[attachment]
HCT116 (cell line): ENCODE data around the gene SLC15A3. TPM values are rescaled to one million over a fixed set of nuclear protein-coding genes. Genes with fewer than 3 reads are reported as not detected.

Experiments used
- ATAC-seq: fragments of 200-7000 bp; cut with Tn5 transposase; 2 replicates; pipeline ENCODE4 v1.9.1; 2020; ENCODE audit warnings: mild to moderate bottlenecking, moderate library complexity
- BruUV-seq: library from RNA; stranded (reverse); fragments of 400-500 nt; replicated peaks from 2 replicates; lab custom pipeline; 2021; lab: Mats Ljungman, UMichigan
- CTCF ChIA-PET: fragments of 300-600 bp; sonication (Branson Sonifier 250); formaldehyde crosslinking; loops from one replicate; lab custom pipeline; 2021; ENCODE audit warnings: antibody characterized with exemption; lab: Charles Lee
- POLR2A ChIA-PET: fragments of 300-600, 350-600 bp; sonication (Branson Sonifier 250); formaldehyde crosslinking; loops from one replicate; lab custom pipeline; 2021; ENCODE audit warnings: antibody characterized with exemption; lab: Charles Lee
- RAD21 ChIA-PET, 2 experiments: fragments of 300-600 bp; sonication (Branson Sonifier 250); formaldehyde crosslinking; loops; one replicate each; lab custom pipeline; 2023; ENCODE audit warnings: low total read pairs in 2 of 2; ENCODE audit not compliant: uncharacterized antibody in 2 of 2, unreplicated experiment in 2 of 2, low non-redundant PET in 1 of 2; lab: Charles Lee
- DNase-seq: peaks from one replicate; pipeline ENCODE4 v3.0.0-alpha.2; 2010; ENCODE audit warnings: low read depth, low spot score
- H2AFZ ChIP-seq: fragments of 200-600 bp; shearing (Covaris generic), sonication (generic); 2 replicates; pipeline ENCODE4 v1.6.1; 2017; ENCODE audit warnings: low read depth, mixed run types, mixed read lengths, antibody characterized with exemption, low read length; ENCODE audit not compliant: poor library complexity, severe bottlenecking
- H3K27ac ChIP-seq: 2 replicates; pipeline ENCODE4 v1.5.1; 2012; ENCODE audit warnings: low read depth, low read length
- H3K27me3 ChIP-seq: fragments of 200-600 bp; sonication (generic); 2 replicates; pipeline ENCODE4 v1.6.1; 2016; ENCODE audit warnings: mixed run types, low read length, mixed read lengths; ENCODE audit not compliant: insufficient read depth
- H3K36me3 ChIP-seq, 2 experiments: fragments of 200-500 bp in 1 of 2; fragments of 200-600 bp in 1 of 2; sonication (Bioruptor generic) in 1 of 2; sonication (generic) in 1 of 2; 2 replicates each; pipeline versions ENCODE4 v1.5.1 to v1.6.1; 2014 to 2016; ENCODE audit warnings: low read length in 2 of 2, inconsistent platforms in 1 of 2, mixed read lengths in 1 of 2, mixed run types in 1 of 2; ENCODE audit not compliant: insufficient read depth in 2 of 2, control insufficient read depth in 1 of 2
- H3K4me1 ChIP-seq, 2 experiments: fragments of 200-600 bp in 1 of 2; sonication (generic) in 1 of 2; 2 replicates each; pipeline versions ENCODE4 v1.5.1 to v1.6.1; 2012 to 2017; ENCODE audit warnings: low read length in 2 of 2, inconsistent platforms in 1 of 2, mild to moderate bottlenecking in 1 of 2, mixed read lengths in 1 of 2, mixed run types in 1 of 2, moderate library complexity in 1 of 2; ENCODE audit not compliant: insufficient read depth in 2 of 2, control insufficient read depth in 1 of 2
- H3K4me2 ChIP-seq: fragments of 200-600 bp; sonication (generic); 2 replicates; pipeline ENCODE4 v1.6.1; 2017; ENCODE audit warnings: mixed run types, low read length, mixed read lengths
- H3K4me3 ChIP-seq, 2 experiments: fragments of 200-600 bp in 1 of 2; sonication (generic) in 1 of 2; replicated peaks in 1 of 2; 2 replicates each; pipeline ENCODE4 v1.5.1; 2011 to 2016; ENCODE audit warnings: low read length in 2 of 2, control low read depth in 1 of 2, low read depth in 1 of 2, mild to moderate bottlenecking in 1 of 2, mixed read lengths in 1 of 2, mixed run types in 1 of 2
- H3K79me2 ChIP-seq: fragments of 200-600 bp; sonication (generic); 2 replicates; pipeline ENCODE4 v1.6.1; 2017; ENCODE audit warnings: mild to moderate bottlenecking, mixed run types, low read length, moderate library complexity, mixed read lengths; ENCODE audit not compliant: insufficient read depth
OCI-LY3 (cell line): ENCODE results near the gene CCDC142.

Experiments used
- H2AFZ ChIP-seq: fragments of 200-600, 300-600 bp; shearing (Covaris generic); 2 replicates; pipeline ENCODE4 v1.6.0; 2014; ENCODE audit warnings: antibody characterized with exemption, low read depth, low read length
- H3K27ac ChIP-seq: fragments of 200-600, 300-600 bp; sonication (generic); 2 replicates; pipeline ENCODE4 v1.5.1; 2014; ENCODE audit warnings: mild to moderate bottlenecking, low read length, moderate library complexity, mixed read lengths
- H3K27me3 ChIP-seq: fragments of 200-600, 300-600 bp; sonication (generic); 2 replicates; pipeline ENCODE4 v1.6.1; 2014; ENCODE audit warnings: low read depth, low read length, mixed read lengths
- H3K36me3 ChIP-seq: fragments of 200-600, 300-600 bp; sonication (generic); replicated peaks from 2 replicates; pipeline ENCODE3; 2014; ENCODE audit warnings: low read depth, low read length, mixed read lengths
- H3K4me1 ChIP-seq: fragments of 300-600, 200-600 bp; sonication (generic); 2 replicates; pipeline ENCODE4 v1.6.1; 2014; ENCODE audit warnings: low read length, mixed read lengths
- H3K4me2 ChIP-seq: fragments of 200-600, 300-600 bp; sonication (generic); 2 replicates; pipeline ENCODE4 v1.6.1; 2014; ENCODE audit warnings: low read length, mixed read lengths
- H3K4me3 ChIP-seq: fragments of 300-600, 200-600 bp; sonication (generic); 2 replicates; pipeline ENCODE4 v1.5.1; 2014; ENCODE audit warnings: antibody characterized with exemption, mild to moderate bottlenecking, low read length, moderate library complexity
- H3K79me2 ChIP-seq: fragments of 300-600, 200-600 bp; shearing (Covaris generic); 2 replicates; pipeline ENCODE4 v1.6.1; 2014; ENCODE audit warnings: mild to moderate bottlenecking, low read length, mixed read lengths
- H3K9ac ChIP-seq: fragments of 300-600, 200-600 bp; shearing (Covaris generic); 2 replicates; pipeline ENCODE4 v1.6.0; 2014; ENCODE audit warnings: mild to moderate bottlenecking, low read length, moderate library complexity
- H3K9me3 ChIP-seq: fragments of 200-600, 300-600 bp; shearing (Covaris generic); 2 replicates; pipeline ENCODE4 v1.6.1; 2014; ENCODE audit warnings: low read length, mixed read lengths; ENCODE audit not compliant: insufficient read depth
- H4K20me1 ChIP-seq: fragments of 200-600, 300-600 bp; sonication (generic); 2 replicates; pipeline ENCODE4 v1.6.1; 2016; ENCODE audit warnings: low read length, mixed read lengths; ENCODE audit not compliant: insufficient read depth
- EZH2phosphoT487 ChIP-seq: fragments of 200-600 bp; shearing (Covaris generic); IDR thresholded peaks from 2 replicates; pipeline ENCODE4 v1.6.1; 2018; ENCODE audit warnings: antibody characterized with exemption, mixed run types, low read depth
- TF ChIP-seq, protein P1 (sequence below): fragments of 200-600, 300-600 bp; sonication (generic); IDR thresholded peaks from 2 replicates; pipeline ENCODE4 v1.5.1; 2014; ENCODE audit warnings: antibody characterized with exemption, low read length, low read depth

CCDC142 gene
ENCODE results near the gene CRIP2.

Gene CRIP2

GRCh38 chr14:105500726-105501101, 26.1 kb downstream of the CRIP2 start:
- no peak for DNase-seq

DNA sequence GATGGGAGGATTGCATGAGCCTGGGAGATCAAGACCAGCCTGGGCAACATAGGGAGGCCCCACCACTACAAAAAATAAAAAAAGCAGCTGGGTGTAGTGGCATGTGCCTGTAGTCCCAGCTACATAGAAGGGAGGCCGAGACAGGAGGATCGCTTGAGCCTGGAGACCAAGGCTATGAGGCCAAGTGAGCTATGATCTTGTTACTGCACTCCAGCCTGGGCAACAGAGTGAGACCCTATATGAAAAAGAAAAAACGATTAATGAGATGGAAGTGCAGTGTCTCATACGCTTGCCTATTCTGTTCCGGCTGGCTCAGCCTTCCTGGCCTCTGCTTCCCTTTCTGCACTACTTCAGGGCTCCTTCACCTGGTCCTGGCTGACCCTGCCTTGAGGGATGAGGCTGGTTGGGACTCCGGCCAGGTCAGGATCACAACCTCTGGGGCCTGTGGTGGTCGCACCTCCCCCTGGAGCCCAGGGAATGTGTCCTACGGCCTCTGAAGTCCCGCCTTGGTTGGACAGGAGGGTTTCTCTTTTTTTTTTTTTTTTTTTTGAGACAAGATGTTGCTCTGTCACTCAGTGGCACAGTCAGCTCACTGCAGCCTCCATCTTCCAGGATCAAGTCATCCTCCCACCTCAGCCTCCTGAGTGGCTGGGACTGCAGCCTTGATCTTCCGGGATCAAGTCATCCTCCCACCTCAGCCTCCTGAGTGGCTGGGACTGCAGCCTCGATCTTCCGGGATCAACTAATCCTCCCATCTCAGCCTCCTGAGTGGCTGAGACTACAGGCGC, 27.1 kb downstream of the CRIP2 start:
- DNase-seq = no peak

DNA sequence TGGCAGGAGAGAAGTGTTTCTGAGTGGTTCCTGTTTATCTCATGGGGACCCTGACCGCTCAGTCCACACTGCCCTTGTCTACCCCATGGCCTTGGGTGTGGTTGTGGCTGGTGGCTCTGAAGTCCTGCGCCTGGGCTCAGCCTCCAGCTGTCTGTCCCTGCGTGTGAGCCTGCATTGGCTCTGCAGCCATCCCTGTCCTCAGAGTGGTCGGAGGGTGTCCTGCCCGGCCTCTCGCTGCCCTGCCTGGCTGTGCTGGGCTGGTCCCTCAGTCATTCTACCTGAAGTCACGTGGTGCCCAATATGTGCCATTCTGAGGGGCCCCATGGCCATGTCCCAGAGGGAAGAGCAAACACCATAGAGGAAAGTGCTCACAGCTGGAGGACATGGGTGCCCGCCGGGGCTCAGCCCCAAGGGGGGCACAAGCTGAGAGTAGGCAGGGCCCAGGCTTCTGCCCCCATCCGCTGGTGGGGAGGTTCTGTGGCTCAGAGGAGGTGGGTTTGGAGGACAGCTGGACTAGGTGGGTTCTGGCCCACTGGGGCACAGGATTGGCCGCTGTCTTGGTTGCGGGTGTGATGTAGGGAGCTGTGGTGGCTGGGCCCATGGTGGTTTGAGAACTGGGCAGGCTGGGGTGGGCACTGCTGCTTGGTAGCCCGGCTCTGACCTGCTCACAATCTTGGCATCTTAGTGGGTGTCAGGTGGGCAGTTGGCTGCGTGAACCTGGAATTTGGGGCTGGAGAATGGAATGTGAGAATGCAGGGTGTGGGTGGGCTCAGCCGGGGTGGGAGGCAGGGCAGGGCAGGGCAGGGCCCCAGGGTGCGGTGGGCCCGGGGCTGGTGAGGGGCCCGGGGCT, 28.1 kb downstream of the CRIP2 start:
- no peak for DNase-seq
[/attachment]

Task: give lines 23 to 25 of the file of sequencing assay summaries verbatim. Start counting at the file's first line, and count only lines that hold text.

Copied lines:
- H3K4me1 ChIP-seq: fragments of 300-600, 200-600 bp; sonication (generic); 2 replicates; pipeline ENCODE4 v1.6.1; 2014; ENCODE audit warnings: low read length, mixed read lengths
- H3K4me2 ChIP-seq: fragments of 200-600, 300-600 bp; sonication (generic); 2 replicates; pipeline ENCODE4 v1.6.1; 2014; ENCODE audit warnings: low read length, mixed read lengths
- H3K4me3 ChIP-seq: fragments of 300-600, 200-600 bp; sonication (generic); 2 replicates; pipeline ENCODE4 v1.5.1; 2014; ENCODE audit warnings: antibody characterized with exemption, mild to moderate bottlenecking, low read length, moderate library complexity